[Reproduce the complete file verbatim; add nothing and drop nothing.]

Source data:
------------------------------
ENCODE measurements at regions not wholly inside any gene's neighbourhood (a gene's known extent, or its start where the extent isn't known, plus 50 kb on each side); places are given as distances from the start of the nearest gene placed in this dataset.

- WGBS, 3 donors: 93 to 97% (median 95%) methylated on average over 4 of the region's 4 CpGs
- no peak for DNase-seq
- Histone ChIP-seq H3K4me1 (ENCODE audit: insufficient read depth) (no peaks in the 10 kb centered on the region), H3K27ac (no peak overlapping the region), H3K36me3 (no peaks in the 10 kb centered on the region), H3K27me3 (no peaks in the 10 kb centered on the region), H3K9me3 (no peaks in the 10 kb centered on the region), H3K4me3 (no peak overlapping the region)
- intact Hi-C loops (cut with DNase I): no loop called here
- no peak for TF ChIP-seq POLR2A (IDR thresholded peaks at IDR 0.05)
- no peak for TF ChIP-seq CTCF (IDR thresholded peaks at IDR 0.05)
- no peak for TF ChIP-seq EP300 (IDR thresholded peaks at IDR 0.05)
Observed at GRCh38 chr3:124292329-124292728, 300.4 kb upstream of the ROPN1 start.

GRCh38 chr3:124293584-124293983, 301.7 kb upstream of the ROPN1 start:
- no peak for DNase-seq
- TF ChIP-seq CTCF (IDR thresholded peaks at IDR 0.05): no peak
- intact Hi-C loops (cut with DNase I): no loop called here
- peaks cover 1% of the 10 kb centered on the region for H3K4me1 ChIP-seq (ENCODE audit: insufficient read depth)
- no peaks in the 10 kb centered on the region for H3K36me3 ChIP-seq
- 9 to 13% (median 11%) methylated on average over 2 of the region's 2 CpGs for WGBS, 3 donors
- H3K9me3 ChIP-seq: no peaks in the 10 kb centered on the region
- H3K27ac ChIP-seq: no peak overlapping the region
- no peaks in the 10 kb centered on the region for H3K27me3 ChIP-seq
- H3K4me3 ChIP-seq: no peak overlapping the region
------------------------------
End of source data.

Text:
ENCODE measurements at regions not wholly inside any gene's neighbourhood (a gene's known extent, or its start where the extent isn't known, plus 50 kb on each side); places are given as distances from the start of the nearest gene placed in this dataset.

- WGBS, 3 donors: 93 to 97% (median 95%) methylated on average over 4 of the region's 4 CpGs
- no peak for DNase-seq
- Histone ChIP-seq H3K4me1 (ENCODE audit: insufficient read depth) (no peaks in the 10 kb centered on the region), H3K27ac (no peak overlapping the region), H3K36me3 (no peaks in the 10 kb centered on the region), H3K27me3 (no peaks in the 10 kb centered on the region), H3K9me3 (no peaks in the 10 kb centered on the region), H3K4me3 (no peak overlapping the region)
- intact Hi-C loops (cut with DNase I): no loop called here
- no peak for TF ChIP-seq POLR2A (IDR thresholded peaks at IDR 0.05)
- no peak for TF ChIP-seq CTCF (IDR thresholded peaks at IDR 0.05)
- no peak for TF ChIP-seq EP300 (IDR thresholded peaks at IDR 0.05)
Observed at GRCh38 chr3:124292329-124292728, 300.4 kb upstream of the ROPN1 start.

GRCh38 chr3:124293584-124293983, 301.7 kb upstream of the ROPN1 start:
- no peak for DNase-seq
- TF ChIP-seq CTCF (IDR thresholded peaks at IDR 0.05): no peak
- intact Hi-C loops (cut with DNase I): no loop called here
- peaks cover 1% of the 10 kb centered on the region for H3K4me1 ChIP-seq (ENCODE audit: insufficient read depth)
- no peaks in the 10 kb centered on the region for H3K36me3 ChIP-seq
- 9 to 13% (median 11%) methylated on average over 2 of the region's 2 CpGs for WGBS, 3 donors
- H3K9me3 ChIP-seq: no peaks in the 10 kb centered on the region
- H3K27ac ChIP-seq: no peak overlapping the region
- no peaks in the 10 kb centered on the region for H3K27me3 ChIP-seq
- H3K4me3 ChIP-seq: no peak overlapping the region